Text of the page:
MJ living in Umhlanga – Sink or Swim Lifeguard Academy

How did you become a lifeguard?
I got into it about eight years ago. My older brother Shedrack was the first black lifeguard in KZN. I fell in love with this job, when he used to come home and tell us about the ocean and what he had been doing, I got drawn into it. I told him I wanted in, he helped me with training before I knew it in 2002 I qualified to become a lifeguard. I have just been loving it.

What sport do you do to keep fit?
Lifeguarding is my job it is what I do for a living. It links to sport because if you are a lifeguard you are going to have to keep training. In terms of training my sport is paddling, I am mostly focused on long-distance paddling, from ten kilometres up to like forty kilometres in one day. It is what keeps me fit. I also do a lot of swimming.

You were telling me about a weekly show you took part in?
Yes, it is a documentary, it is playing on channel 179 which is the travel channel on DSTV. It was filmed earlier this year. It is a lifeguard program to show the world what lifeguards do. People don’t really know what lifeguards do. I am telling you it can be hectic here, there are real-life situations where you have to rescue someone who is in trouble. I remember this guy was caught in a rip, he was struggling. This was caught on film. This guy was in trouble so I swam to him to offer my help. When I got to him, he was really rude he didn’t want my help. Instead of swimming back I decided to hang around him, I could see he was a weak swimmer, he would need my help. He struggled for a bit longer and then asked for my yellow thing which is my torpedo which I gave to him and I swam him in. Within a minute we were at the shore. He was fighting the rip I needed to pull him in, I didn’t have time to explain to him how to deal with a rip. The program shows people what we do. In December we have 4000 swimmers to look after, that is a lot.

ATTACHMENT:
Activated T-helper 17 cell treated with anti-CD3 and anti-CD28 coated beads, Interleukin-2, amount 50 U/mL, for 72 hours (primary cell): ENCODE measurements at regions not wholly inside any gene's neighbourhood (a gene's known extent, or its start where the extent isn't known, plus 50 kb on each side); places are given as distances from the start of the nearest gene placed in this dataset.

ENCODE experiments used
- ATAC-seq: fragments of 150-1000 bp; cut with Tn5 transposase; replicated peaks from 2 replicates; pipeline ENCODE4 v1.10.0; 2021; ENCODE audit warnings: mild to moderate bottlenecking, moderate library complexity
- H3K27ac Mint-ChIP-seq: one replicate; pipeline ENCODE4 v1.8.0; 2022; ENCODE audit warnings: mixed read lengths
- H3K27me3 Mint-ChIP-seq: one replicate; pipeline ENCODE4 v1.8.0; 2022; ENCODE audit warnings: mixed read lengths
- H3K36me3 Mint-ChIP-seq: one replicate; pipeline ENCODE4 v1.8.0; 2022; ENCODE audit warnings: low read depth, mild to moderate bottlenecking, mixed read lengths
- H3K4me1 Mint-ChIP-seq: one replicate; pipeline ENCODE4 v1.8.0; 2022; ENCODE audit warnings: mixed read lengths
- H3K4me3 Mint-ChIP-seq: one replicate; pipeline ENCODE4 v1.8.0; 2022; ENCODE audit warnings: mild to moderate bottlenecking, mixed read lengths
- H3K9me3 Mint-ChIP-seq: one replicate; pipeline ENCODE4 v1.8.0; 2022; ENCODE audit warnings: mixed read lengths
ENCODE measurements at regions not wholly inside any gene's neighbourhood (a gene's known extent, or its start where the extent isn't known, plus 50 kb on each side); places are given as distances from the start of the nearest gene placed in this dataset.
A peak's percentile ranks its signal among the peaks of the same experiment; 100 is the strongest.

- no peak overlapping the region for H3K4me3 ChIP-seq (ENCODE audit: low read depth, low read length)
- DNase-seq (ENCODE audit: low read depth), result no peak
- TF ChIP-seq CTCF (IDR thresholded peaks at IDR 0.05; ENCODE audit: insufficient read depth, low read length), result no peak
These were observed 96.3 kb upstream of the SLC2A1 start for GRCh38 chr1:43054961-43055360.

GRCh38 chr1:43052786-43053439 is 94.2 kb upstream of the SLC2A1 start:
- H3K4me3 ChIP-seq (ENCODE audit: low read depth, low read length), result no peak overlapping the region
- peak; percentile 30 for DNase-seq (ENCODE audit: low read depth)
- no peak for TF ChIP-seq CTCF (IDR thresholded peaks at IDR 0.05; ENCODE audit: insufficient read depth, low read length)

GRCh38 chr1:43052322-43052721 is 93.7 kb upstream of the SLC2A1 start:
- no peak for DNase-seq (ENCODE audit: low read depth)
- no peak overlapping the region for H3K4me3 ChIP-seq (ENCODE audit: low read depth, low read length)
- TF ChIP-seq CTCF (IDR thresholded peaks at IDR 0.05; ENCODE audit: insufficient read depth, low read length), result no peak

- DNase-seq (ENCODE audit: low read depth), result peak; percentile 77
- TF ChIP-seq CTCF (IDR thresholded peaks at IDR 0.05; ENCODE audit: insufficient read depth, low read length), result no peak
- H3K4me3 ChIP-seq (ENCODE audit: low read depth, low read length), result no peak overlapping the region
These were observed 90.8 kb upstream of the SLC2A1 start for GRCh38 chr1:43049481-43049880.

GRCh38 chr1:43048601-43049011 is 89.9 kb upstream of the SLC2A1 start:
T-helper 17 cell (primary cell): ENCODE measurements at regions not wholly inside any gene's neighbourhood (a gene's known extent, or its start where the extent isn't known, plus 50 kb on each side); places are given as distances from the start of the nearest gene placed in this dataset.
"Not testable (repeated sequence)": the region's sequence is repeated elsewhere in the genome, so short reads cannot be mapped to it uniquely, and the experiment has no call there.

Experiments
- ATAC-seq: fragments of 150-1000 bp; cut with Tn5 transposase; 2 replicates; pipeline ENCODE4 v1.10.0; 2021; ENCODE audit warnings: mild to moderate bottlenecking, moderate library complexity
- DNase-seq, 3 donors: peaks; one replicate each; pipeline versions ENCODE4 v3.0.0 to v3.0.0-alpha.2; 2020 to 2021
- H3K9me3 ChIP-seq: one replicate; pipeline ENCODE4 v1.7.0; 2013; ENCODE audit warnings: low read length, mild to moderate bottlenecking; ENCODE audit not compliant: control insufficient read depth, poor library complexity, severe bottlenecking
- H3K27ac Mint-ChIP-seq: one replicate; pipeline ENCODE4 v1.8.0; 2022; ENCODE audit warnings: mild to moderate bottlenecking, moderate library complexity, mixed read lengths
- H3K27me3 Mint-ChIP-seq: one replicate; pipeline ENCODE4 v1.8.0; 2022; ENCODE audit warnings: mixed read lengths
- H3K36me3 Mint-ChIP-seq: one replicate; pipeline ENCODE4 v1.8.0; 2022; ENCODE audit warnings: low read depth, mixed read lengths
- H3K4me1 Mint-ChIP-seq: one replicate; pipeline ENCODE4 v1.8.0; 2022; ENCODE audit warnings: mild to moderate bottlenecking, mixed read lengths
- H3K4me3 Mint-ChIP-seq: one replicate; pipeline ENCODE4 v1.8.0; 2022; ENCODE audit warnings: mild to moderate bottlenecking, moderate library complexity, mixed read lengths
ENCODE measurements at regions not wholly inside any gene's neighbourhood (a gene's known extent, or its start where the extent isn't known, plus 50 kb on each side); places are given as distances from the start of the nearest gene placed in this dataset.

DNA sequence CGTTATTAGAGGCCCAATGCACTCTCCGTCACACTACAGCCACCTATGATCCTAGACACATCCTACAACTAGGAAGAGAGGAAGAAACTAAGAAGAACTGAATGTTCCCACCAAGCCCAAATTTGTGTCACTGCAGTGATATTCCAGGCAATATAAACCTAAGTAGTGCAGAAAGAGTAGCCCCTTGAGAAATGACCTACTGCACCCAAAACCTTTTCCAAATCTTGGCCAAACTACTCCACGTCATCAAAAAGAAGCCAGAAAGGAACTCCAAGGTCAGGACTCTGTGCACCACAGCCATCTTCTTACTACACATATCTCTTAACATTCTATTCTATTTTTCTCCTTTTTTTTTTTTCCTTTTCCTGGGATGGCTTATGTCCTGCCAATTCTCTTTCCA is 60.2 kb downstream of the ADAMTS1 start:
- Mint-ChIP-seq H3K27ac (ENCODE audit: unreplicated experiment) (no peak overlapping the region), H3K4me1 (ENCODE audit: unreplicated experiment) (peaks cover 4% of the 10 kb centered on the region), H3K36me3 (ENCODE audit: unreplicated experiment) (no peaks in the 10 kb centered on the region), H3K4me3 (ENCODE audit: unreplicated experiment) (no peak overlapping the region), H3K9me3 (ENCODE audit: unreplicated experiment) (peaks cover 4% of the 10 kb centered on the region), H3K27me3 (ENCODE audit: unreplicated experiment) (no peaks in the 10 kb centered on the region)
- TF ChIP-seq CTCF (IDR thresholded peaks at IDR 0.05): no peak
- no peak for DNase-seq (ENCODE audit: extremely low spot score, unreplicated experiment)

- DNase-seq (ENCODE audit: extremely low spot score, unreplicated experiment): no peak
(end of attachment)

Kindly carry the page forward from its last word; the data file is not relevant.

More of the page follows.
What is going through your mind when you are in the water swimming to rescue someone?
Every second counts, that’s what I always say. When I am running for a rescue I always tell myself to go all out. I would rather tire myself going to a rescue and get to that person who needs help. Once there you must never lose that person, even if you are tired you hold him or her and call for help. There are people watching on the beach, if you wave your hand they will come. Rather get there quicker, I don’t think of coming back I think of getting there as quickly as possible. Once I have secured the person, someone will come and help if I don’t have the strength to swim back in, but I trust myself, I am very fit, I always make it there and back.

What advise do you give people who are swimming in the ocean, most people wouldn’t know how to handle getting caught in a rip etc?
My advise to people when they come to swim in the ocean is to always swim where there are lifeguards people drown when they go swimming in areas where there are no lifeguards.

Sink or Swim Academy

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